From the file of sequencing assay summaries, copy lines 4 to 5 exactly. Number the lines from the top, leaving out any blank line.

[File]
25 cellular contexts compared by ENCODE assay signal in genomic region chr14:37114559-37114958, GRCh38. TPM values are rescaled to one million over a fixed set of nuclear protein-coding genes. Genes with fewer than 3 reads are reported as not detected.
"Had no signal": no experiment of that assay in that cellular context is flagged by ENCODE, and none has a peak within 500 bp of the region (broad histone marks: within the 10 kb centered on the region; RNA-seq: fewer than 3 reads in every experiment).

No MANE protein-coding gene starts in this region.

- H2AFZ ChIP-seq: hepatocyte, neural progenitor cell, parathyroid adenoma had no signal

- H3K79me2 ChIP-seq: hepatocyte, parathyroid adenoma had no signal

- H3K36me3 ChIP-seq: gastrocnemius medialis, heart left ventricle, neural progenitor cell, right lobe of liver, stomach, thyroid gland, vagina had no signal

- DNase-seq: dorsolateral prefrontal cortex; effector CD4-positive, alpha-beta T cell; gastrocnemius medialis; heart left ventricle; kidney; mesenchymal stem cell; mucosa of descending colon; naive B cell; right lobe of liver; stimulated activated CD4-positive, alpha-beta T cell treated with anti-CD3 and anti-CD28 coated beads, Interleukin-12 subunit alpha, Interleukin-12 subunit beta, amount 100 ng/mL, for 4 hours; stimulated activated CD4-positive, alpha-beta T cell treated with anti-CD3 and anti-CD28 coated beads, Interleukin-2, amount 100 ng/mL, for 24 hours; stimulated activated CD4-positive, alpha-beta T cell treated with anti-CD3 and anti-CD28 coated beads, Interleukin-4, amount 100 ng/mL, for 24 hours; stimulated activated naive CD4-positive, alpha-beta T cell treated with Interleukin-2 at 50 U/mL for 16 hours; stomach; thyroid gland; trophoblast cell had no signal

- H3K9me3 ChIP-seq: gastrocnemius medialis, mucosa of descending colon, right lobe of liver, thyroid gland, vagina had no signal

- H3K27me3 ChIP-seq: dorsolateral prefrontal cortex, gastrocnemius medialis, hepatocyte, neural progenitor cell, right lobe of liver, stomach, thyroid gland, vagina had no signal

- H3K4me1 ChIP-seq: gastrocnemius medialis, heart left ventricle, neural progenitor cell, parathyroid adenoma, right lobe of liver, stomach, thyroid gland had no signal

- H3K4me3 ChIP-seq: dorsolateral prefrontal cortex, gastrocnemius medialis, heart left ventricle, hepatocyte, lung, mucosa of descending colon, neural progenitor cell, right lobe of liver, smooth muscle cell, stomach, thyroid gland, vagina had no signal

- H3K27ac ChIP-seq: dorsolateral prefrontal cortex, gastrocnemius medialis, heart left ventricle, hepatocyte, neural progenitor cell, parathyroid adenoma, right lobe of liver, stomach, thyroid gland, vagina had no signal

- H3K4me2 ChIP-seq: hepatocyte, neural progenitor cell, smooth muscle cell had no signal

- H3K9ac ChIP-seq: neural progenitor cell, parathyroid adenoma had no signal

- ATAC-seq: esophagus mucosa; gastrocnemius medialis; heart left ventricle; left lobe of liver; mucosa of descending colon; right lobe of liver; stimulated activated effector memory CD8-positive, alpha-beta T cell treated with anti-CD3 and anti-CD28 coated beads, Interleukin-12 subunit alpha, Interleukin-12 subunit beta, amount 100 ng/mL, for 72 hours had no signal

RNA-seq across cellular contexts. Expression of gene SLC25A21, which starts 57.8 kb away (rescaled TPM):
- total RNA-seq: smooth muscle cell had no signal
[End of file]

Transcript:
- H2AFZ ChIP-seq: hepatocyte, neural progenitor cell, parathyroid adenoma had no signal

- H3K79me2 ChIP-seq: hepatocyte, parathyroid adenoma had no signal